The Creativity Post | How Geniuses Think
Geniuses form more novel combinations than talented people.
They continually combine and recombine ideas, images, and thoughts into different combinations.
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Genius is not about having an extraordinarily high IQ, or even about being smart. It is not about finishing Mensa exercises in record time or mastering fourteen languages at the age of seven.
Geniuses think productively, not reproductively. They ask "How many different ways can I look at it?" not "What have I been taught by someone else on how to solve this?"
Leonardo da Vinci believed you begin by learning how to restructure the problem by looking at it from many different angles.
In order to creatively solve a problem, the thinker should not use the usual approach that is based on past experience. Geniuses use several different perspectives to solve an existing problem and thereby also identify new ones.
_Galileo Galilei revolutionized science by making his idea visible with diagrams, maps, and drawings. Einstein believed that words and numbers as they are spoken did not play a significant role in his thinking process.
Geniuses seem to develop a skill to display information in visual and spatial forms, rather than only mathematical or verbal lines.
One characteristic that stands out in geniuses is immense productivity. Thomas Edison held 1,903 patents. Bach wrote a cantata every week, regardless of sickness. Mozart produced over 600 pieces of music. Einstein published 249 papers.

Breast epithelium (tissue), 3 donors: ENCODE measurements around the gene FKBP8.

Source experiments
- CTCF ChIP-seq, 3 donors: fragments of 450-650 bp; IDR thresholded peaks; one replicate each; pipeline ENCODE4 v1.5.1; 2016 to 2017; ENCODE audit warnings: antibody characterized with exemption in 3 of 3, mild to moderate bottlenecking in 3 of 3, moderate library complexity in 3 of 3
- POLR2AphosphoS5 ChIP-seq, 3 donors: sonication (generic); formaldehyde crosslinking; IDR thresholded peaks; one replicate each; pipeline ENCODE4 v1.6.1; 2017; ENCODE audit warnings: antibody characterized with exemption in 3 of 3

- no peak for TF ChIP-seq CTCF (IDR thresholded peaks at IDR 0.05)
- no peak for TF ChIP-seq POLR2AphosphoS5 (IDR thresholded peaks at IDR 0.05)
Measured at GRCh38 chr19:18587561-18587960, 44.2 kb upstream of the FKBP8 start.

Out of the vast quantity of work came quality.
Geniuses force relationships that enable them to see things to which others are blind.
Leonardo da Vinci forced the relationship between the sound of a bell and a stone hitting water, to make the connection that sound travels in waves.
Geniuses can tolerate contradictory ideas, between opposites or two incompatible subjects.
Mixing opposites creates the conditions to discover a new relationship or a new point of view.
Whenever we attempt to do something and fail, we end up doing something else.
Instead of asking why we failed to do what we intended, the creative accident asks 'what have we done?' This produces a creative insight of the highest order.
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It means producing something novel or original, evaluating, solving problems, whether on paper, on stage, in a laboratory or even in the shower.
Geniuses know “how” to think, instead of “what” to think.
People who are more creative can simultaneously engage brain networks that don’t typically work together.
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We are just not so aware of it, because much of the creative exchange happens quietly to the side, and does not become part of our modern history.
There is the case of Emily Dickinson. But looking closer, it becomes clear that she was immensely interested in people and wrote hundreds of poems for particular people, and sending them to them.
The big idea is that genius partnerships are stories of dialogue. As Warren Buffett said about Charlie Munger: "Charlie does the talking, I just move my lips."
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